Even now, over a year since I first read this, the mere sight of the title conjures up beautiful and moving imagery. It is one of those stories that fits so seamlessly into Tolkien's universe that I'll be imagining it in the background whenever I read the books. More, the author has filled a gap that I didn't even realize was there, and yet is obvious in hindsight. Sam is perhaps one of the most poignant and revealing PoVs that could be chosen to tell this tale, with his unflinching honesty, plain "working-Hobbit" speech, and his personal war demons to come to terms with - some shared and some wholly his. Alawa has taken this character and made him her own, giving us a pitch-perfect voice that brings me to tears by the end, and has me repeatedly nodding in agreement, sniffling or chuckling over his observations. And he is not the only one: all the characterizations are uniformly well done. This is also a story that bears several rereadings; at least each time I read it I have been gifted with more insights. It is densely packed with details and references, but still flows along smoothly: uncontrived and clear connections being formed and reformed through Sam's meandering but brightly truthful perspective. The reflective tone of the story is consistent and beautifully managed throughout, leading up to a wonderful moment within Henneth Annun and an ending that binds the various elements together into one shining, brilliant whole. The entire story feels right and perfect - something like this must have happened, and Alawa's vision is one marvelous possible answer.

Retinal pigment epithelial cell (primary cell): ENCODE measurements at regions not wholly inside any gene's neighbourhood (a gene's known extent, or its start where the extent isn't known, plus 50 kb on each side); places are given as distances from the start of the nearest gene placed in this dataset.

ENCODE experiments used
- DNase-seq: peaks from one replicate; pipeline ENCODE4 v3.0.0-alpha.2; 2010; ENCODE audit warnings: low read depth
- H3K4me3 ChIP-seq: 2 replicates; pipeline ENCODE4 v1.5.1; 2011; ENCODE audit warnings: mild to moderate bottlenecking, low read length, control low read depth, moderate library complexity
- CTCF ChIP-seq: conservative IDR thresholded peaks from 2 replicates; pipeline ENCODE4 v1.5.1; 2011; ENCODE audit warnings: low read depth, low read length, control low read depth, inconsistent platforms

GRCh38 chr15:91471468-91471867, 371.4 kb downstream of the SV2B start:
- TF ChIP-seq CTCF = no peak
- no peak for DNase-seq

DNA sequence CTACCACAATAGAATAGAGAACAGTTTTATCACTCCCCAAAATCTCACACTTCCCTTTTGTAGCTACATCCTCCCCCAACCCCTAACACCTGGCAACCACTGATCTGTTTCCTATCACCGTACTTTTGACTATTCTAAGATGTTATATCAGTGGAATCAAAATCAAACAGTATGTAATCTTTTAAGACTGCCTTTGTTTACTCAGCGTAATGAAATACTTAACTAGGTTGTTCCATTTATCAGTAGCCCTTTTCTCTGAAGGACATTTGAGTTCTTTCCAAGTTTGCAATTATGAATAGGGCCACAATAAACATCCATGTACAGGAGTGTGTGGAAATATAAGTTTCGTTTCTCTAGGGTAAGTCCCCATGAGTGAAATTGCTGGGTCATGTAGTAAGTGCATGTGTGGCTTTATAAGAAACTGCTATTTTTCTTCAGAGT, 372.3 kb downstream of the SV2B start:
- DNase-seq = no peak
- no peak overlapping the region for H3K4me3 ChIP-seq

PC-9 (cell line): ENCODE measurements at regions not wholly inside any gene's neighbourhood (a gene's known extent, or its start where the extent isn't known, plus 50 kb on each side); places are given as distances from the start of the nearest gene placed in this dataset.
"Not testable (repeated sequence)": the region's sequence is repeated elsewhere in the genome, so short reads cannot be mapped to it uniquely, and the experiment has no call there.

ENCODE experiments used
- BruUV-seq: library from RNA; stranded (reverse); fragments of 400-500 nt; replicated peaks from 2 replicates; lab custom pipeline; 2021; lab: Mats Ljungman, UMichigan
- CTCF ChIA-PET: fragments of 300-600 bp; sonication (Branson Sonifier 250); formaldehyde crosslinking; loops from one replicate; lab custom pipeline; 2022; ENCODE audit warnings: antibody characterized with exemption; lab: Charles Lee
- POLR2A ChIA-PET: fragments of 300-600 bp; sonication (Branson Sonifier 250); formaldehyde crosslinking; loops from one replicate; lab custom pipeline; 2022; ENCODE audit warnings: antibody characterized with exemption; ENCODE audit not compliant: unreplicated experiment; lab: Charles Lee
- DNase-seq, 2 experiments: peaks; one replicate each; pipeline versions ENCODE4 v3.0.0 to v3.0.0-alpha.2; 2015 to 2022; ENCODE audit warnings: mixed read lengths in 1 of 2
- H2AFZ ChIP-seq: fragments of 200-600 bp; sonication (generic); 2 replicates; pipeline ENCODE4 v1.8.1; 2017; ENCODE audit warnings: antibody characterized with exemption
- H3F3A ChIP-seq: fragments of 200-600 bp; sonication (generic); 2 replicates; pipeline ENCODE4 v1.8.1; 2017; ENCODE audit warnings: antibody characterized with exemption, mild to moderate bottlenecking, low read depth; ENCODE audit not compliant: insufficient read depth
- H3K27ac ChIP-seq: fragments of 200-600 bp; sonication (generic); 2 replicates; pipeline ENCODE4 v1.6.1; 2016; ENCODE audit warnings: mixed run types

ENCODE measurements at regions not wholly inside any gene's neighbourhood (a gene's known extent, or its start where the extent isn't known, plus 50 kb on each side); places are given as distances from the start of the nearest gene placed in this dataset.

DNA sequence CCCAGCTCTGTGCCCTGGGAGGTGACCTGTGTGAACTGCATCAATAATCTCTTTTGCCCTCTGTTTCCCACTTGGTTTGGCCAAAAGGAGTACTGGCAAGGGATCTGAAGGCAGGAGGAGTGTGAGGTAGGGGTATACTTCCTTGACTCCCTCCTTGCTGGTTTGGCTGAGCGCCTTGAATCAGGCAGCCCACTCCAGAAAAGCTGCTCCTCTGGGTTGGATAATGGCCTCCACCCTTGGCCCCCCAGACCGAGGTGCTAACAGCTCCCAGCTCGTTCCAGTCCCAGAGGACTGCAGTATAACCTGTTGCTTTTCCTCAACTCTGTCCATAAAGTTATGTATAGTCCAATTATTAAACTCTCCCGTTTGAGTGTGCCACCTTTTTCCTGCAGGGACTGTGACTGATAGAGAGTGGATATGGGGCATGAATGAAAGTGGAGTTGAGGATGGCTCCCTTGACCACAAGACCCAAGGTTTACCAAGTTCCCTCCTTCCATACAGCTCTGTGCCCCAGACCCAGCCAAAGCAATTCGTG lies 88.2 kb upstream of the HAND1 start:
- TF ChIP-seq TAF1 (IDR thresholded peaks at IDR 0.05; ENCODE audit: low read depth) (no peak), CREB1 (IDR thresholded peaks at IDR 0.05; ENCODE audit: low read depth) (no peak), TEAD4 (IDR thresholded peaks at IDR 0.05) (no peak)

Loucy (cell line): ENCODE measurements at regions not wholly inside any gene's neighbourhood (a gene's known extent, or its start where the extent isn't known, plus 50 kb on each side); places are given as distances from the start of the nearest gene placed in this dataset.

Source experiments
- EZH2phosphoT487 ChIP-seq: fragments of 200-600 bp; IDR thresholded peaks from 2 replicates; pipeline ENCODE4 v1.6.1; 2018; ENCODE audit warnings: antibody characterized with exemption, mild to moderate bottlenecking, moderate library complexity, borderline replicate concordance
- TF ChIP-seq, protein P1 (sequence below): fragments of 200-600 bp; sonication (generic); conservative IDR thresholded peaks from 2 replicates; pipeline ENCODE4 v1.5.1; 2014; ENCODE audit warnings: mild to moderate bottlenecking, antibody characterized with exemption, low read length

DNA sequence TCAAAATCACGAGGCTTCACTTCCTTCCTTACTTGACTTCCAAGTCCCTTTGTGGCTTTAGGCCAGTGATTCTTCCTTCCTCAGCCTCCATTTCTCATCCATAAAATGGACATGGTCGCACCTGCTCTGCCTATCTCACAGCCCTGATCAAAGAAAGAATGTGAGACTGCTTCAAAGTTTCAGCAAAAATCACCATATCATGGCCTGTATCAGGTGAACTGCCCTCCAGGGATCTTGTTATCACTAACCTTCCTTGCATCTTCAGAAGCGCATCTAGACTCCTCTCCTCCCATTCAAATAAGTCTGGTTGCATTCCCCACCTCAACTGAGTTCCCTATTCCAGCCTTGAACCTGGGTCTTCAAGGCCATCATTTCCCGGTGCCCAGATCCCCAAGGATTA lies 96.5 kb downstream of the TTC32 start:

Reviewed by: Marta ✧ Score: 10